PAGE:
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Republican presidential hopeful Rudy Giuliani went on "Meet the Press" on Sunday to talk about his chances for winning the nomination (he's ahead in some states) and his stance on several key issues, including the U.S.'s relations with Iran. It looks like he's still siding with the hawks.

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The "Mosaic Intelligence Report" examines the fallout of the new NIE report, which says Iran suspended its nuclear weapons program in 2003: Iranian President Mahmoud Ahmadinejad is being touted as the winner in the Middle East -- except in Israel -- and George Bush's America is being called the loser.

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Not one to mince words, MSNBC's Keith Olbermann ripped into President Bush for beating the WWIII war drums about Iran months after the gist of the NIE report on Iran was known to the White House: "It is the nightmare scenario of political science fiction: a critical juncture in our history and a president manifestly unfit to serve and, behind him in the vice presidency, an unapologetic warmonger who has long been seeing a world visible only to himself".

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The former chief weapons inspector argues that the Bush administration isn't going to let facts get in the way of its eagerly sought war with Iran. If there's any hope of avoiding such a conflict, Ritter writes, Congress will have to rouse from its slumber and act, rather than continuing to wait for the White House to make the first move.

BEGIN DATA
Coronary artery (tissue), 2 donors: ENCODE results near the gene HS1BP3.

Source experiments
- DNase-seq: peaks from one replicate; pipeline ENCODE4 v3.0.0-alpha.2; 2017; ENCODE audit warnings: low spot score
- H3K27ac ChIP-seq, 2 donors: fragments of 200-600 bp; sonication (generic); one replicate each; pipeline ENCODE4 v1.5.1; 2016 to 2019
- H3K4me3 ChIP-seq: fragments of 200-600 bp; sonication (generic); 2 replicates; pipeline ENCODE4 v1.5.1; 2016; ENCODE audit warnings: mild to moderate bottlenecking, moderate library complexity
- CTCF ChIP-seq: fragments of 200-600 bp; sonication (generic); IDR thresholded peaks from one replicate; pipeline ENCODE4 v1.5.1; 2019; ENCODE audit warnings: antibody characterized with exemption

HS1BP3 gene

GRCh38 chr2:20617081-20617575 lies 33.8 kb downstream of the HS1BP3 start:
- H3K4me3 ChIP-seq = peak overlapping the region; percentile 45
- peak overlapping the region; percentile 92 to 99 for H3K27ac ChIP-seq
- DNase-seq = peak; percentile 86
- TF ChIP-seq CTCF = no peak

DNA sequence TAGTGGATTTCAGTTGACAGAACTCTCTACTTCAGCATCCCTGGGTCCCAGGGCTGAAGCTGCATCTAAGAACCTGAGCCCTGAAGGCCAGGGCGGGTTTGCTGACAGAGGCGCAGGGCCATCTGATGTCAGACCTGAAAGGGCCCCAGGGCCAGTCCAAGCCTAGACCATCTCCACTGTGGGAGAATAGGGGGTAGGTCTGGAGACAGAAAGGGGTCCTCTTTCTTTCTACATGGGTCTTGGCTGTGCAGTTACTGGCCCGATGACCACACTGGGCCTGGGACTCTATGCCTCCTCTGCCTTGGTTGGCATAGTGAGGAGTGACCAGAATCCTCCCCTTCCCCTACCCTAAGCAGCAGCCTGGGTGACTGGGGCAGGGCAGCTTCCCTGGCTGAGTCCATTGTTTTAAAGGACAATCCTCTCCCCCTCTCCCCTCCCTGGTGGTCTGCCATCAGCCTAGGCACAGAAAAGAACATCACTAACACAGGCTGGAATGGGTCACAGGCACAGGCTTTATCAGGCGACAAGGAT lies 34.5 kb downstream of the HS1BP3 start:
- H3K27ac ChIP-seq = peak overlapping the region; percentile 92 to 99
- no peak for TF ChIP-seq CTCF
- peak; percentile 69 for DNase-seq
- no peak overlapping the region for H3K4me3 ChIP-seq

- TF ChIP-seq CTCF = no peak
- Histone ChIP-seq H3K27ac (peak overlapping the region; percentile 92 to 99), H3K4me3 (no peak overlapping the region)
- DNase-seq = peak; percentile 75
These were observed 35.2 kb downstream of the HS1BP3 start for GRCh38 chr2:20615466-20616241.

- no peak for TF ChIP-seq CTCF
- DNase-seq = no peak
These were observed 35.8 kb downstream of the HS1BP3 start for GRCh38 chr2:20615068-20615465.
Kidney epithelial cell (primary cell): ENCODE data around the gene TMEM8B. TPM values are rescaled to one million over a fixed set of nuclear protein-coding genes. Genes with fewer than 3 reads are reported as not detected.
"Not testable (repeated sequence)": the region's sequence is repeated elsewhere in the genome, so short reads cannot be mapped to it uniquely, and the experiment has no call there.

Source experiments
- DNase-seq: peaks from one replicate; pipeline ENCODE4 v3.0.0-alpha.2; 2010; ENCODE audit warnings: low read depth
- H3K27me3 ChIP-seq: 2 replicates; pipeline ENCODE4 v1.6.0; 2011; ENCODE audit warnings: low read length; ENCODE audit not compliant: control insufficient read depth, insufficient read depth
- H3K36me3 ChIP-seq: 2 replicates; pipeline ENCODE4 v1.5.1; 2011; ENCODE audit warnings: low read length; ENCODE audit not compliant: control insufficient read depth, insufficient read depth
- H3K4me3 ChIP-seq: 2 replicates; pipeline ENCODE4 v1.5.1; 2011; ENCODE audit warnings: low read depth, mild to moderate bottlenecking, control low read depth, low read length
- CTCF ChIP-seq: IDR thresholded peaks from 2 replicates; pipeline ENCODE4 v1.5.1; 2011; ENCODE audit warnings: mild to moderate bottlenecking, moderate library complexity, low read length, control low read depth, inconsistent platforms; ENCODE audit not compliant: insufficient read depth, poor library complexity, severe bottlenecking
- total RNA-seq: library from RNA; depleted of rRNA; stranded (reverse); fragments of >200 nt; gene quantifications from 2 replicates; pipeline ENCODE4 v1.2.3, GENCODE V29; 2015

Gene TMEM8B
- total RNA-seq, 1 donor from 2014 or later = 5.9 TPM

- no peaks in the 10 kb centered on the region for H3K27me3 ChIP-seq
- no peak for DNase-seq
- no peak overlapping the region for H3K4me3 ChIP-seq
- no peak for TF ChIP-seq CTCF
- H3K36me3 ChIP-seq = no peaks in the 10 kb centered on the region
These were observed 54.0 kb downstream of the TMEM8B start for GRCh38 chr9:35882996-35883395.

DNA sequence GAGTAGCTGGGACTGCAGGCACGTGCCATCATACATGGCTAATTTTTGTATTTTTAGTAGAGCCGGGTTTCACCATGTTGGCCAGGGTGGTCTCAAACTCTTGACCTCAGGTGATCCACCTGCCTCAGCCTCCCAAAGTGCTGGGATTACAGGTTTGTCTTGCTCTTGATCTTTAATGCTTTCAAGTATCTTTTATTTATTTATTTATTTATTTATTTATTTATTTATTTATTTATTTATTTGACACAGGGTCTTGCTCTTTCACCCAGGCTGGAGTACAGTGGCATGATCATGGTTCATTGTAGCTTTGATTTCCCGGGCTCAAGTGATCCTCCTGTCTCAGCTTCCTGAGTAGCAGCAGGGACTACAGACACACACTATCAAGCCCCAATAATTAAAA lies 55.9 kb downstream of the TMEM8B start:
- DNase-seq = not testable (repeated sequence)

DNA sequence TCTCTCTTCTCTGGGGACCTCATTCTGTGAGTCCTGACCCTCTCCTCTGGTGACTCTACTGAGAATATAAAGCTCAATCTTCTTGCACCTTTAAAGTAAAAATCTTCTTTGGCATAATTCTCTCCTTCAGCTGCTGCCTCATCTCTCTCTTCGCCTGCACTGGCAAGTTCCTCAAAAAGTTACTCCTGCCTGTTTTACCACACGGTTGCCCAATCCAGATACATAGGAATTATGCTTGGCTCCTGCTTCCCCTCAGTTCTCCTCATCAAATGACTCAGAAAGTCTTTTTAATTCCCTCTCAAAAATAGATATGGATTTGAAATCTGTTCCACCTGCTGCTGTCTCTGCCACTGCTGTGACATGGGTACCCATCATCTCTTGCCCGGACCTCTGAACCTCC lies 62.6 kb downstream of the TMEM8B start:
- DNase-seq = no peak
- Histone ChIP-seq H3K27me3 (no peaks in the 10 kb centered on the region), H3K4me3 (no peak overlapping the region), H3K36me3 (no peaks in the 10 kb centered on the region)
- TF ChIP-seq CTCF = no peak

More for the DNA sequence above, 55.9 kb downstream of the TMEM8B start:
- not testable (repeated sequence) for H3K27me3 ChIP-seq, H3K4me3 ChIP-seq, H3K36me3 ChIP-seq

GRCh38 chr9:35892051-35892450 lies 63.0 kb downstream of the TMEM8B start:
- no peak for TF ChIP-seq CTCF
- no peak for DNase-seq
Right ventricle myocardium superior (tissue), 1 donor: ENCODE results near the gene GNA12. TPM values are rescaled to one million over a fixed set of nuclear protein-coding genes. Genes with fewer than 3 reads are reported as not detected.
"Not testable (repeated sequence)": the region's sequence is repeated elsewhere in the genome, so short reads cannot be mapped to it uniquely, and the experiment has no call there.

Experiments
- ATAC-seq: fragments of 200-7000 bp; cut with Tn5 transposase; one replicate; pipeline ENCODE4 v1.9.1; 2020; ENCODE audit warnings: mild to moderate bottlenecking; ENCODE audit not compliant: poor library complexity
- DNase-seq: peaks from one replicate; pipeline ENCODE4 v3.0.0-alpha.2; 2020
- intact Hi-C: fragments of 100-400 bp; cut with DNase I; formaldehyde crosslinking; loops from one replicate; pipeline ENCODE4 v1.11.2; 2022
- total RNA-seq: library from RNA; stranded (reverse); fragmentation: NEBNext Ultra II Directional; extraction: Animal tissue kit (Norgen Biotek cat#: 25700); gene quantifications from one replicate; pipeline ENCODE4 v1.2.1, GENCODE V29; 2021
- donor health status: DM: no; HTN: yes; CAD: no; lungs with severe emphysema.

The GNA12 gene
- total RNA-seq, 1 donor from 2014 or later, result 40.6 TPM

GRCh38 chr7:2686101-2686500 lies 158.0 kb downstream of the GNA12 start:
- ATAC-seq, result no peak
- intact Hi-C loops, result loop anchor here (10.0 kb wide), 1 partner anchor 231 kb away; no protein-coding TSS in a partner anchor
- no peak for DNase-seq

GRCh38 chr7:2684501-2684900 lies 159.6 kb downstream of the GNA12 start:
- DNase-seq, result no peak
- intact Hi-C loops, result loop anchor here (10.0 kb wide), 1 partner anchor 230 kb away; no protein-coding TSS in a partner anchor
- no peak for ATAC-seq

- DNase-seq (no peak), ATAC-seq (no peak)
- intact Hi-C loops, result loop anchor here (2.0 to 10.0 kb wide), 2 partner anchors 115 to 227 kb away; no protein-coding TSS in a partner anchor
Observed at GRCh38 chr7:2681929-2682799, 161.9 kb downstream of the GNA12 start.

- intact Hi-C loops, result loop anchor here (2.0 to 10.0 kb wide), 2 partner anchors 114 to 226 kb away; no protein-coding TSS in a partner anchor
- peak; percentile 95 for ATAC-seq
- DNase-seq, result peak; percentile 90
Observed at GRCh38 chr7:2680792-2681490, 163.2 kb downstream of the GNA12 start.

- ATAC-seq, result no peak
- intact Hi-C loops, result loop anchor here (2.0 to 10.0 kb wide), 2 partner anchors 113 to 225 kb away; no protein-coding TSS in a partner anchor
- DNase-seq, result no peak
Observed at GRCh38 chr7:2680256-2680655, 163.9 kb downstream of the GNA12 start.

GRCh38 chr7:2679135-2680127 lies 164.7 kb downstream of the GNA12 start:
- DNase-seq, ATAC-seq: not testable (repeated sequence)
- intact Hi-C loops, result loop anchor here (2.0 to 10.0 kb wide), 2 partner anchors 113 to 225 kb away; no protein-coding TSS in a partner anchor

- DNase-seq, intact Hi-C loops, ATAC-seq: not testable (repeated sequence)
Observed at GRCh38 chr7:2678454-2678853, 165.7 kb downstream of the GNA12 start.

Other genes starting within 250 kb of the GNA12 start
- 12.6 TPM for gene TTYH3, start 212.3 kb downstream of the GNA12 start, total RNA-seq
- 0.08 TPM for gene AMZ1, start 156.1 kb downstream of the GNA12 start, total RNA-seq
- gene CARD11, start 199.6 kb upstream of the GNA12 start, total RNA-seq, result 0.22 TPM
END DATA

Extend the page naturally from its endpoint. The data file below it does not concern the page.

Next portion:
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The Israeli government has been decidedly hawkish about Iran's alleged nuclear weapons program, even after the NIE report suggested there isn't one. The Israeli people, on the other hand, have taken a more enlightened view: According to a new poll, roughly two-thirds oppose a unilateral attack on Iran.

Robert Scheer

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Bush is such a liar. Or is he just out to lunch on the most important issue that he faces? In October, he charged that Iran's nuclear weapons program was bringing the world to the precipice of World War III, even though the White House had been informed at least a month earlier that Iran had no such program and had stopped efforts to develop one back in 2003.

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A day after the release of the National Intelligence Estimate assessment on Iran's purportedly halted nuclear weapons program, President Bush once again demonstrated his well-practiced ability to repurpose facts or opinions to better serve his administration's aims.

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